Two months on from the roll-out of Google’s “Enhanced” Campaigns we can look back and reflect of how the changes have affected campaign performances. Google has been pushing the benefits of these campaigns, encouraging AdWords users to switch to the new format before they make the switch compulsory for all users later in the year.
What exactly are these benefits, you ask?
Well the whole premise behind the upgrade is to help advertisers better target their audiences, in the right context, regardless of which device they might be using. Still confused? This video from Google might make things a bit clearer.
Google lists the features of their new format:
- Powerful bidding improvements which allow advertisers the ability to manage bids across different devices, from varying locations and at different times. For example, bids can be made higher for customers who are in close proximity to a store, or can be lowered during the hours when a business is closed.
- Smarter ads which can be optimized depending on the user, their device, and their location. Different ads can be shown depending on the user context and device capabilities. This also applies to site links, apps and extensions. For example, a store locator can be shown alongside ads during business hours, and ad text and site links can be switched at different times.
- New, advanced reporting metrics with new conversion types. Advertisers will now be able to access call reporting with free Google forwarding numbers and conversion metrics for particular campaigns.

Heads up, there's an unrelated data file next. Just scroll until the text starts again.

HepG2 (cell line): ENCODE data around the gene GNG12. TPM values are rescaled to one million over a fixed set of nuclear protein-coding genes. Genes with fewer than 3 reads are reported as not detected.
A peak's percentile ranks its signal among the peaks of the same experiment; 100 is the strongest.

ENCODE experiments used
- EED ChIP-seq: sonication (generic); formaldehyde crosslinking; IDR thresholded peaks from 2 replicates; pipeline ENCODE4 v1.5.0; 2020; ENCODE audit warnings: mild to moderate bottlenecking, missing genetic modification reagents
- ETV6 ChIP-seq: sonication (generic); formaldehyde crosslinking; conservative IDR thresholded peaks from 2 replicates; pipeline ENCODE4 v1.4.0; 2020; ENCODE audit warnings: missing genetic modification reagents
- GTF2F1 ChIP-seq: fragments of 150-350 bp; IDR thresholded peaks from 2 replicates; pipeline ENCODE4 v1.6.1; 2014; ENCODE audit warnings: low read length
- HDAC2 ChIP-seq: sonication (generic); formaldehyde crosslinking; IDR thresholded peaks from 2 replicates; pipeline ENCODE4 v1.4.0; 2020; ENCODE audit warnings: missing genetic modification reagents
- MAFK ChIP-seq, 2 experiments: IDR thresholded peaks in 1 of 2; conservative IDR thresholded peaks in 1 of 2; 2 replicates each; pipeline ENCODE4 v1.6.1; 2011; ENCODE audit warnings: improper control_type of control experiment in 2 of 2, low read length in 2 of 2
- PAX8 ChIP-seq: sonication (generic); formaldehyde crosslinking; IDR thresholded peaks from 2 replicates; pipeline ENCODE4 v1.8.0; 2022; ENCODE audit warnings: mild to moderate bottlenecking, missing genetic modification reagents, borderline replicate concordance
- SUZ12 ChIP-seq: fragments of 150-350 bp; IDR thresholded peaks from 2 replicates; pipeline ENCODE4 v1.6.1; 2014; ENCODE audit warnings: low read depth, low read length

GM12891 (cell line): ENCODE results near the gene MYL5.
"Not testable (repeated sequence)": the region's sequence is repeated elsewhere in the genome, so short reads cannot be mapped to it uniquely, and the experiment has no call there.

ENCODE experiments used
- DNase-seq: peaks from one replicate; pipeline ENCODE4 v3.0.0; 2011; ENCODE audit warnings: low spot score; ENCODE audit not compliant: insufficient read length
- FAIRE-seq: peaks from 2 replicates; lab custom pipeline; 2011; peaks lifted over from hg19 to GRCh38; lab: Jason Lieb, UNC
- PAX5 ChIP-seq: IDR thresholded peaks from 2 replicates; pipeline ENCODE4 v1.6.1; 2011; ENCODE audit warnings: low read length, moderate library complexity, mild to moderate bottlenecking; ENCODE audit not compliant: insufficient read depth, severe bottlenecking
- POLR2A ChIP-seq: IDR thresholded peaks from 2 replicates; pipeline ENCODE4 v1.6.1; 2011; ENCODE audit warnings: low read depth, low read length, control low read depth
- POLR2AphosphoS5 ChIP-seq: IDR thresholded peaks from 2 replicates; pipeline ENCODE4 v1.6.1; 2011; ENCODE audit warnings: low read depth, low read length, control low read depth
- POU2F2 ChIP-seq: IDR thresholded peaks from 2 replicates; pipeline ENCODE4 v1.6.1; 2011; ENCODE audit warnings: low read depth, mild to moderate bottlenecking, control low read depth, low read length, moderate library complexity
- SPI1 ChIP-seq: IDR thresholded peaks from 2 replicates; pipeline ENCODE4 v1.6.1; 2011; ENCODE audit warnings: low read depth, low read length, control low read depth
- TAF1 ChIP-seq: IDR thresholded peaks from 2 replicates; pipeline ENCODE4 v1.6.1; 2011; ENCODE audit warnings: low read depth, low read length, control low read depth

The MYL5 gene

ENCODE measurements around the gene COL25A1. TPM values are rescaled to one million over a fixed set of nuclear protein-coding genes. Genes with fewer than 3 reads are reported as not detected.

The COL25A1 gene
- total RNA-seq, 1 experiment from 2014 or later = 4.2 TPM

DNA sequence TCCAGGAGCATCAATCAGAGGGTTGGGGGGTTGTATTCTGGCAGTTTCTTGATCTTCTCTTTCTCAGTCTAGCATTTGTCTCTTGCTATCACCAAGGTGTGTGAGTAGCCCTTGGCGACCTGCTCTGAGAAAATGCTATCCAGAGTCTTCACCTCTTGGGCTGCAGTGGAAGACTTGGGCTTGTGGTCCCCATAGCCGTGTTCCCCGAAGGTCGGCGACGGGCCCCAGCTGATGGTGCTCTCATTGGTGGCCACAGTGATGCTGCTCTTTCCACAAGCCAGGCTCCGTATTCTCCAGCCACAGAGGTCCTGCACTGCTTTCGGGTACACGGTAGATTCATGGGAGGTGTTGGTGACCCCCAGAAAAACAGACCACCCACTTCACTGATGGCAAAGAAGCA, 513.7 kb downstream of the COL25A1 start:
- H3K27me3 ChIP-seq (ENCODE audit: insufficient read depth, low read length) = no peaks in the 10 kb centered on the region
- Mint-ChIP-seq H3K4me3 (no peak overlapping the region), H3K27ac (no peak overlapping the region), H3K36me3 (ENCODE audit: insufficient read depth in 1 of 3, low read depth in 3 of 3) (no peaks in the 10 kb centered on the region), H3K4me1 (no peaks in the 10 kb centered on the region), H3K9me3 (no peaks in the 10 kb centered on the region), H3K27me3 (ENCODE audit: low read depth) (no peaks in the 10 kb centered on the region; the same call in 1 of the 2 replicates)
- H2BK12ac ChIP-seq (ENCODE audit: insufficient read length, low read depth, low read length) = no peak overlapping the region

While this all sounds good in theory, there have a been numerous complains from irate advertisers who are not happy and some of the limitation brought in by the Enhanced Campaigns. Some of these include:
- The option to have a mobile-only campaign is gone. Any keyword you might use to target mobile users must now also be run on desktops.
- Tablet bidding is gone. This is a grievance for retail/e-commerce advertisers as tablet conversion rates in these industries are regularly higher than on other devices.
- No device level control. Presently you can set a campaign to target a specific device or operating system on mobiles. This feature is being removed and replaced with Google’s “contextual” ads. This means that particular advertisers, who can’t monetize traffic from iOS, say for example and Android app developer, will still have to pay for ads to those devices.
Regardless of how you feel about Enhanced Campaigns, everyone will be forced to make the switch mid-way through 2013. Additional updates will likely be forthcoming even later in the year, as Google continually push to increase profitability and improve user experience. Whether we like the changes brought about by the new campaign stye or not, they’re here to stay; so we may as well get used to them.